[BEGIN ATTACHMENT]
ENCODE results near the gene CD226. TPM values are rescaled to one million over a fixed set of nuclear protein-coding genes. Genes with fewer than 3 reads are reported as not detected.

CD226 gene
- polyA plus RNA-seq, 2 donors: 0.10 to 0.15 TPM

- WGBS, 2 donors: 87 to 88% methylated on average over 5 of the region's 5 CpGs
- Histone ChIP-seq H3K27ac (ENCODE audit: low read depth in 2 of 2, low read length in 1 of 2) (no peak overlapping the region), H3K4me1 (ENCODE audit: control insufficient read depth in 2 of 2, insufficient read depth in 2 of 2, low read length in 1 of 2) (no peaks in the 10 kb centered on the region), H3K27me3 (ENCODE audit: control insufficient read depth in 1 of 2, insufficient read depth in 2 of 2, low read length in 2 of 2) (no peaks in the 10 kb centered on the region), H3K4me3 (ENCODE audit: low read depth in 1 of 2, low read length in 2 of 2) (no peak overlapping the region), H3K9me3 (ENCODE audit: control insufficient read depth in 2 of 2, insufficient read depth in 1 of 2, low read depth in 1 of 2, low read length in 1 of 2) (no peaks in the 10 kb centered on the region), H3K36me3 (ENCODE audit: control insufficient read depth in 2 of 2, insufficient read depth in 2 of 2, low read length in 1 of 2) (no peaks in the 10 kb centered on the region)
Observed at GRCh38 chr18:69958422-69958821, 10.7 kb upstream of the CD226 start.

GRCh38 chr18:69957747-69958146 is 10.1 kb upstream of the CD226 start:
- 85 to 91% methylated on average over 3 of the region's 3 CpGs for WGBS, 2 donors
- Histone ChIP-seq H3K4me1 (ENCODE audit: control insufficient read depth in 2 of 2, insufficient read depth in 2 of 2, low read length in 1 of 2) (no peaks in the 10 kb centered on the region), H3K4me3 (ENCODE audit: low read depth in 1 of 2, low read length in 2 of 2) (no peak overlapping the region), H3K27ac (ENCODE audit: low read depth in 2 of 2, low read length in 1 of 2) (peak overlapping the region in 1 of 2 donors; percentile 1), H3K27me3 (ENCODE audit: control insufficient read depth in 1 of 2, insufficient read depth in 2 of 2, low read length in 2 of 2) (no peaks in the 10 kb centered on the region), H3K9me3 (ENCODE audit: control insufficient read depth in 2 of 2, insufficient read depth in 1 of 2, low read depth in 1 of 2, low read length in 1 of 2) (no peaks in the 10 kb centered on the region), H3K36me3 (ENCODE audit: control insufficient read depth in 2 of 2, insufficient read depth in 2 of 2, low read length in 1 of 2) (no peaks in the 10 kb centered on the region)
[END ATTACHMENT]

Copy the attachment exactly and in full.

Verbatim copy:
ENCODE results near the gene CD226. TPM values are rescaled to one million over a fixed set of nuclear protein-coding genes. Genes with fewer than 3 reads are reported as not detected.

CD226 gene
- polyA plus RNA-seq, 2 donors: 0.10 to 0.15 TPM

- WGBS, 2 donors: 87 to 88% methylated on average over 5 of the region's 5 CpGs
- Histone ChIP-seq H3K27ac (ENCODE audit: low read depth in 2 of 2, low read length in 1 of 2) (no peak overlapping the region), H3K4me1 (ENCODE audit: control insufficient read depth in 2 of 2, insufficient read depth in 2 of 2, low read length in 1 of 2) (no peaks in the 10 kb centered on the region), H3K27me3 (ENCODE audit: control insufficient read depth in 1 of 2, insufficient read depth in 2 of 2, low read length in 2 of 2) (no peaks in the 10 kb centered on the region), H3K4me3 (ENCODE audit: low read depth in 1 of 2, low read length in 2 of 2) (no peak overlapping the region), H3K9me3 (ENCODE audit: control insufficient read depth in 2 of 2, insufficient read depth in 1 of 2, low read depth in 1 of 2, low read length in 1 of 2) (no peaks in the 10 kb centered on the region), H3K36me3 (ENCODE audit: control insufficient read depth in 2 of 2, insufficient read depth in 2 of 2, low read length in 1 of 2) (no peaks in the 10 kb centered on the region)
Observed at GRCh38 chr18:69958422-69958821, 10.7 kb upstream of the CD226 start.

GRCh38 chr18:69957747-69958146 is 10.1 kb upstream of the CD226 start:
- 85 to 91% methylated on average over 3 of the region's 3 CpGs for WGBS, 2 donors
- Histone ChIP-seq H3K4me1 (ENCODE audit: control insufficient read depth in 2 of 2, insufficient read depth in 2 of 2, low read length in 1 of 2) (no peaks in the 10 kb centered on the region), H3K4me3 (ENCODE audit: low read depth in 1 of 2, low read length in 2 of 2) (no peak overlapping the region), H3K27ac (ENCODE audit: low read depth in 2 of 2, low read length in 1 of 2) (peak overlapping the region in 1 of 2 donors; percentile 1), H3K27me3 (ENCODE audit: control insufficient read depth in 1 of 2, insufficient read depth in 2 of 2, low read length in 2 of 2) (no peaks in the 10 kb centered on the region), H3K9me3 (ENCODE audit: control insufficient read depth in 2 of 2, insufficient read depth in 1 of 2, low read depth in 1 of 2, low read length in 1 of 2) (no peaks in the 10 kb centered on the region), H3K36me3 (ENCODE audit: control insufficient read depth in 2 of 2, insufficient read depth in 2 of 2, low read length in 1 of 2) (no peaks in the 10 kb centered on the region)